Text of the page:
EG: Isn’t it rather late in the game, given that SpaceX has been working on this for the past twenty years?
KUS: You have to keep in mind that Europe has always been at the forefront of applications and commercialisation and during the last decade decisively caught up in privatisation of all space activities, also in providing incubation as well as public and private investment for companies. ESA also has been strong in public-private partnerships in telecommunications and co-funding. With Boost! for example, ESA’s initiative for a privately funded micro-launcher development, we began to support NewSpace start-ups in this field. We are entering a new dimension now, expanding our role from a traditional space agency to an anchor customer provider. What is particularly important to note is that ESA establishes this through competition and not by creating monopolistic consortia. We know how to get the best results for our Member States’ investments and how, at the same time, to strengthen the competitiveness of the European industry in all participating states. In Europe nobody wants billionaires taking over our space activities. What we value instead is to see a mission-oriented governance and a purpose-oriented business approach creating public value. In this context, I could also note that many Member States turn to ESA to advise them on how to shape their national laws and regulations, because we have provided trusted support to them on this matter for two decades.
In Seville we have been making decisions that will shape Europe’s space activities in this decade and further.
EG: What can you report about the joint meeting of the ESA Council and the EU Council? There hasn’t been much good news about the relationship between these two organisations recently.
KUS: We originally wanted to have a formal meeting of the two Councils to make concrete progress on pressing issues such as closing the funding gap in Copernicus. Unfortunately, this was not possible, so there were just deliberations on a non-committing basis and the two Presidencies had to work hard to present substantive conclusions. Germany and Spain did this in very much appreciated transparency during the preparatory process inside ESA. This joint meeting of the Councils therefore did not match the strong signals and decisions of the ESA Council the day before.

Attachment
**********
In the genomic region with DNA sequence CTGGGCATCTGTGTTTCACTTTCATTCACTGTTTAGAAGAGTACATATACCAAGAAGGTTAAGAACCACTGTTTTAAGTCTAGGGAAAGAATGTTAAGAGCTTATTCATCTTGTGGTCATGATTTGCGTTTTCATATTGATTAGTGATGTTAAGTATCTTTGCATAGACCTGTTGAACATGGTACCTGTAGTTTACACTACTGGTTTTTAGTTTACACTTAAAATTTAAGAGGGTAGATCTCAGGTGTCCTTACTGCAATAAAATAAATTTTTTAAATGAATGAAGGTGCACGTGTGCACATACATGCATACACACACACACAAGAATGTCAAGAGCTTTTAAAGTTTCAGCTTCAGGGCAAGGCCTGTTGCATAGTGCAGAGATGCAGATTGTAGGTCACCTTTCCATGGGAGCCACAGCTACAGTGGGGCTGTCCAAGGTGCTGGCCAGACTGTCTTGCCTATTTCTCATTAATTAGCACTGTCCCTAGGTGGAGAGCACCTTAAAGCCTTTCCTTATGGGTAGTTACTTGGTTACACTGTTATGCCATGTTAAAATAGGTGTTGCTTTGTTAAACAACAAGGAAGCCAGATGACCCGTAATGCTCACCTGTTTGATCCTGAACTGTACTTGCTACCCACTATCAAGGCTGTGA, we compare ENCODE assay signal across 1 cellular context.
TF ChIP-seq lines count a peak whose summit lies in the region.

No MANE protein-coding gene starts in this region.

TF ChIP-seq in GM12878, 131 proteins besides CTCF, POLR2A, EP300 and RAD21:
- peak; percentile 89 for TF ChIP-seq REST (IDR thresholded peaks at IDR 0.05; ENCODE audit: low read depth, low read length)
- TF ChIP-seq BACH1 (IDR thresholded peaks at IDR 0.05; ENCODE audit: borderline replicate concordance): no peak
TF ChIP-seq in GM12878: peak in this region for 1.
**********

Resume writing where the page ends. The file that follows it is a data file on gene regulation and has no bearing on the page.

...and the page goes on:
EG: There have been many more events and activities taking place in Seville during this week. What is your overall assessment?
KUS: We were all impressed by what Spain set up during this week. From the high-level meeting with Latin American and Caribbean space institutions, via the EU Space Week, up to a Spanish Space Congress. It was landmark for Spain to present itself as a leader in the space domain in Europe. ESA was invited to participate and contribute to all these events, and we took the opportunity to present our concrete activities in all these fields, for example, to demonstrate that ESA has already for four decades cooperated with Latin America for joint benefits.
EG: Final question: Where will Europe stand in 2030 and what impact will Seville have on this?
KUS: It is fair to say that ESA has been dynamizing the European space landscape through its Council on the 6th of November. We will see even more ESA-driven leadership when it comes to both green transition and sustainability. In all areas, Europe aims to be a model, and I am sure that this will inspire others to cooperate and follow this example, based on the understanding that outer space is a global common and has to be used under the rule of law, developed multilaterally. By 2030, we will have a broader basis for autonomous access to space for Europe with multiple launcher families engaging in fair competition. This will reduce costs and provide new incentives for the private sector to invest in space activities. And we will have an exploration cargo vehicle, which will then take the step to carry humans. In parallel, we will have accomplished the necessary transition in approach and management. With the new European Parliament and the new European Commission from 2024 onwards, ESA will seek to shape a successful space agenda and I am confident that in 2030, our Member States will look back to their Seville Ministerial meeting with great satisfaction.
Kai-Uwe Schrogl is the Special Advisor for Political Affairs in ESA. He was responsible for the coordination of the ESA’s Space Summit activities in Seville and the Director General’s Proposal for the ESA Council at Ministerial level, which took place there on 6 November 2023.